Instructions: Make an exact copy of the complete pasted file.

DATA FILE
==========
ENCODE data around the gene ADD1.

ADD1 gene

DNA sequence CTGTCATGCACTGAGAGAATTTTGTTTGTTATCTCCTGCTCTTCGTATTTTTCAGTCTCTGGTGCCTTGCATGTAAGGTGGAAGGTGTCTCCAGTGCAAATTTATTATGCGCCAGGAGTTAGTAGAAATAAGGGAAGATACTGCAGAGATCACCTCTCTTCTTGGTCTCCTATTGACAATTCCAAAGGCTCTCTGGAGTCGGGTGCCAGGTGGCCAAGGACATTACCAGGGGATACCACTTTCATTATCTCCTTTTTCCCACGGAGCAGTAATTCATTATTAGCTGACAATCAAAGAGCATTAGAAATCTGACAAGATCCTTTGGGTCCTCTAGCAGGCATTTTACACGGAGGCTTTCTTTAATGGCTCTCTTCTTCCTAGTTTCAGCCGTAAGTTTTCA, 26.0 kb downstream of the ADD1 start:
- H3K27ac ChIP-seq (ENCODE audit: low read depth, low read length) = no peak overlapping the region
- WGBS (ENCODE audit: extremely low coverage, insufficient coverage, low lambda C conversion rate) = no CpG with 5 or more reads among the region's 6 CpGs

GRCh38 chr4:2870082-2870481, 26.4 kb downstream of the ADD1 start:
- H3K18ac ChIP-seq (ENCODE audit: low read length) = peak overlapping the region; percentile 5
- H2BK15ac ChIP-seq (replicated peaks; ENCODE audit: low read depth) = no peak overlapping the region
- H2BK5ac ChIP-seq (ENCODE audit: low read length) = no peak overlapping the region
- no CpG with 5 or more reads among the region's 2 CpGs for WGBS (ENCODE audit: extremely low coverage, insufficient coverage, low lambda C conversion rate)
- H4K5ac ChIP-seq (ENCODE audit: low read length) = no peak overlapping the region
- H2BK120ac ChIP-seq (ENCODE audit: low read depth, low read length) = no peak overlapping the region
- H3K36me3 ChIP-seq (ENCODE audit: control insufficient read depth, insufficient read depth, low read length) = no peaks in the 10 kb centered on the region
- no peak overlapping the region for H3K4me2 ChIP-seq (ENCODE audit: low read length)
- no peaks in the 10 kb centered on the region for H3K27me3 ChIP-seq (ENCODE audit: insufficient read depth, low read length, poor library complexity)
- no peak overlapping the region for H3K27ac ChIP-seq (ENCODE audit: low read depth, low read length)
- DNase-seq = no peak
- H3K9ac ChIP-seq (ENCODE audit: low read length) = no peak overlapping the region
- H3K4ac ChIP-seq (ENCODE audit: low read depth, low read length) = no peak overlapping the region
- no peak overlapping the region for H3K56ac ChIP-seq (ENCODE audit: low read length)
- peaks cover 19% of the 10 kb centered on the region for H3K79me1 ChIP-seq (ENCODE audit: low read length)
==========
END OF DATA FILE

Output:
ENCODE data around the gene ADD1.

ADD1 gene

DNA sequence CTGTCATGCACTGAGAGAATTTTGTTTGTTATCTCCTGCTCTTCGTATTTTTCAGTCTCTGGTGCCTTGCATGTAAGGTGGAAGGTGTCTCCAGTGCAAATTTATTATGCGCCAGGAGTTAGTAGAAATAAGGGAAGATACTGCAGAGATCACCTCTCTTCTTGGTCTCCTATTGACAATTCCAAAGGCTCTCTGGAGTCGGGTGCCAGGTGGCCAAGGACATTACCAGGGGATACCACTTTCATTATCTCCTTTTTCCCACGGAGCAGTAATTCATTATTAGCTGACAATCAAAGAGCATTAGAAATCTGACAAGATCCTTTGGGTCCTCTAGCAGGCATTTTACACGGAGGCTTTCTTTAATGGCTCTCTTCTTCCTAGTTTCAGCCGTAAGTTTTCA, 26.0 kb downstream of the ADD1 start:
- H3K27ac ChIP-seq (ENCODE audit: low read depth, low read length) = no peak overlapping the region
- WGBS (ENCODE audit: extremely low coverage, insufficient coverage, low lambda C conversion rate) = no CpG with 5 or more reads among the region's 6 CpGs

GRCh38 chr4:2870082-2870481, 26.4 kb downstream of the ADD1 start:
- H3K18ac ChIP-seq (ENCODE audit: low read length) = peak overlapping the region; percentile 5
- H2BK15ac ChIP-seq (replicated peaks; ENCODE audit: low read depth) = no peak overlapping the region
- H2BK5ac ChIP-seq (ENCODE audit: low read length) = no peak overlapping the region
- no CpG with 5 or more reads among the region's 2 CpGs for WGBS (ENCODE audit: extremely low coverage, insufficient coverage, low lambda C conversion rate)
- H4K5ac ChIP-seq (ENCODE audit: low read length) = no peak overlapping the region
- H2BK120ac ChIP-seq (ENCODE audit: low read depth, low read length) = no peak overlapping the region
- H3K36me3 ChIP-seq (ENCODE audit: control insufficient read depth, insufficient read depth, low read length) = no peaks in the 10 kb centered on the region
- no peak overlapping the region for H3K4me2 ChIP-seq (ENCODE audit: low read length)
- no peaks in the 10 kb centered on the region for H3K27me3 ChIP-seq (ENCODE audit: insufficient read depth, low read length, poor library complexity)
- no peak overlapping the region for H3K27ac ChIP-seq (ENCODE audit: low read depth, low read length)
- DNase-seq = no peak
- H3K9ac ChIP-seq (ENCODE audit: low read length) = no peak overlapping the region
- H3K4ac ChIP-seq (ENCODE audit: low read depth, low read length) = no peak overlapping the region
- no peak overlapping the region for H3K56ac ChIP-seq (ENCODE audit: low read length)
- peaks cover 19% of the 10 kb centered on the region for H3K79me1 ChIP-seq (ENCODE audit: low read length)